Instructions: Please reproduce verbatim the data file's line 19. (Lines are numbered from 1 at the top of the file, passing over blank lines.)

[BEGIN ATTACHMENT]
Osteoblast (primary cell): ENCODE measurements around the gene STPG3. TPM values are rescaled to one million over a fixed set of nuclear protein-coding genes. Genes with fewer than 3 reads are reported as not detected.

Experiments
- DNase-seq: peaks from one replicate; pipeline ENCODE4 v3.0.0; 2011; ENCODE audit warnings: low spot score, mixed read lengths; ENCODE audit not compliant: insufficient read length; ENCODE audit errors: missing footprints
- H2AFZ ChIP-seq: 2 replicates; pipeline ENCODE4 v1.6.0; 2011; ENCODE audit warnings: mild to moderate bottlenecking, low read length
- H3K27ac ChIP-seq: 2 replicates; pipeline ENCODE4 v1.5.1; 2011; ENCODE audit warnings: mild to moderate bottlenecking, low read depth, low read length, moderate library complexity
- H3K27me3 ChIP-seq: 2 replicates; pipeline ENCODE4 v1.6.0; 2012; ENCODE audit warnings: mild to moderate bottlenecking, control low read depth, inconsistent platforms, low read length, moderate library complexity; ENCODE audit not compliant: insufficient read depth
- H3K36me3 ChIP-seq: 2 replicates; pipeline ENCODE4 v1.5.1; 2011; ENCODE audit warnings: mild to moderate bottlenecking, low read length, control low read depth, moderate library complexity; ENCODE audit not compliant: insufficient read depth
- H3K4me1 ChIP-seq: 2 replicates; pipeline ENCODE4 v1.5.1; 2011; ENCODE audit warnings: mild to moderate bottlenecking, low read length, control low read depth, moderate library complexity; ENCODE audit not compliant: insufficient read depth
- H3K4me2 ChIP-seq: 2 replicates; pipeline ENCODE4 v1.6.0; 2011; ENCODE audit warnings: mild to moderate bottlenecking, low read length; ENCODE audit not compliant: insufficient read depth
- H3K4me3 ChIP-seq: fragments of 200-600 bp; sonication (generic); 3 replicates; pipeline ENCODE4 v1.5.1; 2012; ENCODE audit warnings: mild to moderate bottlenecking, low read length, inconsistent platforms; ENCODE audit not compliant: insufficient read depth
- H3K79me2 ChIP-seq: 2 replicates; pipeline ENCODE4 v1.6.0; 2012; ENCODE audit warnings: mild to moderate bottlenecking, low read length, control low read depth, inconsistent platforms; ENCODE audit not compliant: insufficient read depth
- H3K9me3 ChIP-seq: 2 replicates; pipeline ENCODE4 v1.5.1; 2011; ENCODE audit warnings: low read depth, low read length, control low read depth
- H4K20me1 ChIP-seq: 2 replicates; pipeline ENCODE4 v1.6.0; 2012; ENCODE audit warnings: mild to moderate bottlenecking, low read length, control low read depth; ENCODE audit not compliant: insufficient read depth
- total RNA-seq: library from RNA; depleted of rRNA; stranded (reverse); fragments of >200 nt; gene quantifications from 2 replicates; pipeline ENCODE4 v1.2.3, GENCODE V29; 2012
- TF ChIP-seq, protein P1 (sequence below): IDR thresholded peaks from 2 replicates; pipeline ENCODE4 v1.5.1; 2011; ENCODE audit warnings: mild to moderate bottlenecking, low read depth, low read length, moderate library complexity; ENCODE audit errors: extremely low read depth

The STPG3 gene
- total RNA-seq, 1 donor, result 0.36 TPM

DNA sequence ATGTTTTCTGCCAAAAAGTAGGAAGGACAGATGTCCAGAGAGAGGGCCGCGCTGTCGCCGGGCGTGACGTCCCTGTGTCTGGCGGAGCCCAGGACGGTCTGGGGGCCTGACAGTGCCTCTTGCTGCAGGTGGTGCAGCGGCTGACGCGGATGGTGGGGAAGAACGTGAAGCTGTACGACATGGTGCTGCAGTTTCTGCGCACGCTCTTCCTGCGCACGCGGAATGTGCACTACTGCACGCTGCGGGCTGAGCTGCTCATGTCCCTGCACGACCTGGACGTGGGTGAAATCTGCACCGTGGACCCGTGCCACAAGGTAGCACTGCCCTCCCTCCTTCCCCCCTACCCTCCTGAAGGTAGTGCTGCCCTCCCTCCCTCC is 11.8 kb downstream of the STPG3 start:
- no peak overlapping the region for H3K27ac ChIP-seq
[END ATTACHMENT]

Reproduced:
- no peak overlapping the region for H3K27ac ChIP-seq